Skip Navigation U.S. Department of Health and Human Services
Agency for Healthcare Research Quality
Archive print banner

Child/Adolescent Health

This information is for reference purposes only. It was current when produced and may now be outdated. Archive material is no longer maintained, and some links may not work. Persons with disabilities having difficulty accessing this information should contact us at: Let us know the nature of the problem, the Web address of what you want, and your contact information.

Please go to for current information.

Low-dose insulin does not affect weight or physical development of children at risk for developing type 1 diabetes

A low-dose insulin treatment over 2 years does not affect the weight, body mass index (BMI), or physical development of children and adolescents at risk for developing type 1 (insulin-dependent) diabetes, according to a study supported in part by the Agency for Healthcare Research and Quality (HS00063). The study did not find that insulin, at the low dose that was used, either promotes or protects against weight gain.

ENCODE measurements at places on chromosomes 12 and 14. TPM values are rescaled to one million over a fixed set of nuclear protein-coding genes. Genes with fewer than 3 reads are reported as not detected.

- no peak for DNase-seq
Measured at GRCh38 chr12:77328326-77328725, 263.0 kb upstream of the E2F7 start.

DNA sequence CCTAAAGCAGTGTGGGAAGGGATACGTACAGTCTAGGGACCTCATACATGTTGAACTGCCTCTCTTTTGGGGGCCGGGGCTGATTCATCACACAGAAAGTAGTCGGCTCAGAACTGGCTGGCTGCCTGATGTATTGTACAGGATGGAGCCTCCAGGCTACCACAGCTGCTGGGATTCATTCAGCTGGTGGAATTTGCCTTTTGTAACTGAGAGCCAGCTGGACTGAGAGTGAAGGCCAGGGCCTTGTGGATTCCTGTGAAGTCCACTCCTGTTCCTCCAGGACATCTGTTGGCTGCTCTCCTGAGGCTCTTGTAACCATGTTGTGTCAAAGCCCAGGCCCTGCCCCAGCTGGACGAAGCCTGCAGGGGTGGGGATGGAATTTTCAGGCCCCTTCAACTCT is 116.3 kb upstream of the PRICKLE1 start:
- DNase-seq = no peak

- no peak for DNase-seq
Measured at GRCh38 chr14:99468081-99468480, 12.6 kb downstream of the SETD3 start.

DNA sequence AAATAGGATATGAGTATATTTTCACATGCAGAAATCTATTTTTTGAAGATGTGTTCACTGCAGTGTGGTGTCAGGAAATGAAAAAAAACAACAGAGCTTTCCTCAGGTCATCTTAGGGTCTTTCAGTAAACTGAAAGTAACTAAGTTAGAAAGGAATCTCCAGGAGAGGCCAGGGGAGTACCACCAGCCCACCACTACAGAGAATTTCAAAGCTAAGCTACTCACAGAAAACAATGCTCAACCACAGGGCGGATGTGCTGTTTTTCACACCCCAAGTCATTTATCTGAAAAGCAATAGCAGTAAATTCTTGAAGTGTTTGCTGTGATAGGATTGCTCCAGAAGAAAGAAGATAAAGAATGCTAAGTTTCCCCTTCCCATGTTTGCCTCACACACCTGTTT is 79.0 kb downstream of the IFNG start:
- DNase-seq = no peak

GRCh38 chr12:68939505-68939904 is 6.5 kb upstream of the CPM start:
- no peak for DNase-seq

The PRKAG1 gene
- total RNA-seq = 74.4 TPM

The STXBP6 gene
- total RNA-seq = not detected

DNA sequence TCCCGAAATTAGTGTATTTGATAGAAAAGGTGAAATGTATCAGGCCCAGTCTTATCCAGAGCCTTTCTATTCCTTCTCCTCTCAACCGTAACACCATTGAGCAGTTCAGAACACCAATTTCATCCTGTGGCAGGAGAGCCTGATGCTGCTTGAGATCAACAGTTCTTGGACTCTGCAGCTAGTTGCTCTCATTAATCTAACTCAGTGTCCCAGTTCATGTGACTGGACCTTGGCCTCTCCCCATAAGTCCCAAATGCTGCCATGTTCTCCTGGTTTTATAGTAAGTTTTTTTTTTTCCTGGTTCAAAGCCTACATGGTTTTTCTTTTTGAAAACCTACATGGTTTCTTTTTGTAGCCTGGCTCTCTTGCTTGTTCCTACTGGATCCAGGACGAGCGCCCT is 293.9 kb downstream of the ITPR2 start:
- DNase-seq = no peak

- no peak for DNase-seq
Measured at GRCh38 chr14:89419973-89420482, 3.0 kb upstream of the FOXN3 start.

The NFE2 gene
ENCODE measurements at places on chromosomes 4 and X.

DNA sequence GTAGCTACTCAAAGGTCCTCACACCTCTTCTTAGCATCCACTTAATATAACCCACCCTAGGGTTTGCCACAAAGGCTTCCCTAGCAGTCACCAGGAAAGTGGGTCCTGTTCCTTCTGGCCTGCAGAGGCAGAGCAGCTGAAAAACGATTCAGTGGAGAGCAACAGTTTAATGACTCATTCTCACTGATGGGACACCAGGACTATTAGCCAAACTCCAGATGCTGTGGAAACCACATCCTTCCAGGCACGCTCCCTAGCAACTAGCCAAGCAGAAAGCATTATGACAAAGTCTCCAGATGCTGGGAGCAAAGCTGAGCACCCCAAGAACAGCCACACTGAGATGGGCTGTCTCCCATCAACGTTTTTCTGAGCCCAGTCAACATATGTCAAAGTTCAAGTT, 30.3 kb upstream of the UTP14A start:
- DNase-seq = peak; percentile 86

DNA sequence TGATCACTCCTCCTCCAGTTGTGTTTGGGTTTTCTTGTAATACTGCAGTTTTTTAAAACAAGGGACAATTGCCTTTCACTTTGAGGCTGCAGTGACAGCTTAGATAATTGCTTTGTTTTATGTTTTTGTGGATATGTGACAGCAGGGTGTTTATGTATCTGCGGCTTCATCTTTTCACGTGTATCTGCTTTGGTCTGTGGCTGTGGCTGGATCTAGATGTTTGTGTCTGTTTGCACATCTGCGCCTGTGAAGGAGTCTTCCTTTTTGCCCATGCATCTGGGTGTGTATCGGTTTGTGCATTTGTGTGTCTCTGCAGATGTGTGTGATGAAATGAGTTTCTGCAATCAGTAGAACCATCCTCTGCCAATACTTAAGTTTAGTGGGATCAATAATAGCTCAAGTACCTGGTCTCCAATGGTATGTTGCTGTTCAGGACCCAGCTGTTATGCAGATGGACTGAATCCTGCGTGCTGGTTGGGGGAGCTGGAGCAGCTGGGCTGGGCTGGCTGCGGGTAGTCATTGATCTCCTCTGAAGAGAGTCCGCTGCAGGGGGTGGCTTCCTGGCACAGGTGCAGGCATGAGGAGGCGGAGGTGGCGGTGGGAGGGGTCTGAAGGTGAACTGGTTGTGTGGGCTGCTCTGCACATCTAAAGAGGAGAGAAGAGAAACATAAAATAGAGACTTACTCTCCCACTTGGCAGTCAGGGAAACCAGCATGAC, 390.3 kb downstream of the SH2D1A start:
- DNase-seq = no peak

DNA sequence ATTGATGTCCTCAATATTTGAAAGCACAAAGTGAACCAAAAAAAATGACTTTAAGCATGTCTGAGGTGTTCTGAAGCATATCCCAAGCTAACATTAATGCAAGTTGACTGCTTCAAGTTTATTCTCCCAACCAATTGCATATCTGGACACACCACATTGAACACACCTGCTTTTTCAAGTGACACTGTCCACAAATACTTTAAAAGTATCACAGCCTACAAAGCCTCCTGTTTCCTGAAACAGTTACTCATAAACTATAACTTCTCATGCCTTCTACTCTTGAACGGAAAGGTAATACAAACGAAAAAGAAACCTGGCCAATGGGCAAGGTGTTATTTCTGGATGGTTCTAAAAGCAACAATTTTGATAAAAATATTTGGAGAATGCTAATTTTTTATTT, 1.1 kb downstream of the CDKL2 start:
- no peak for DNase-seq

Harvard Medical School researcher Erinn T. Rhodes, M.D., M.P.H., and colleagues compared differences in weight change, BMI, and physical development between two groups of predominantly white children and adolescents (aged 4 to 19) who had more than a 50-percent risk of developing type 1 diabetes within 5 years. They randomized 100 children and adolescents into 2 groups. The first group (55 children) received injections of low-dose insulin twice daily and an annual intravenous insulin infusion. The second group (45 children) were closely monitored and did not receive either insulin or a placebo.

The researchers found no differences over 2 years between the 2 groups for changes in weight, height, BMI, or Tanner stage (child's stage of growth and development). One explanation for the lack of change is that the central nervous system effects of insulin (weight loss) and peripheral nervous system effects (weight gain) may be mutually offset because of the low dose of insulin used in the study. More research is needed to validate these findings in other pediatric groups.

See "Effect of low-dose insulin treatment on body weight and physical development in children and adolescents at risk for type 1 diabetes," by Dr. Rhodes, Joseph I. Wolfsdorf, M.B., B.Ch., David D. Cuthbertson, M.S., and others in the August 2005 Diabetes Care 28(8), pp. 1948-1953.

Return to Contents
Proceed to Next Article

The information on this page is archived and provided for reference purposes only.


AHRQ Advancing Excellence in Health Care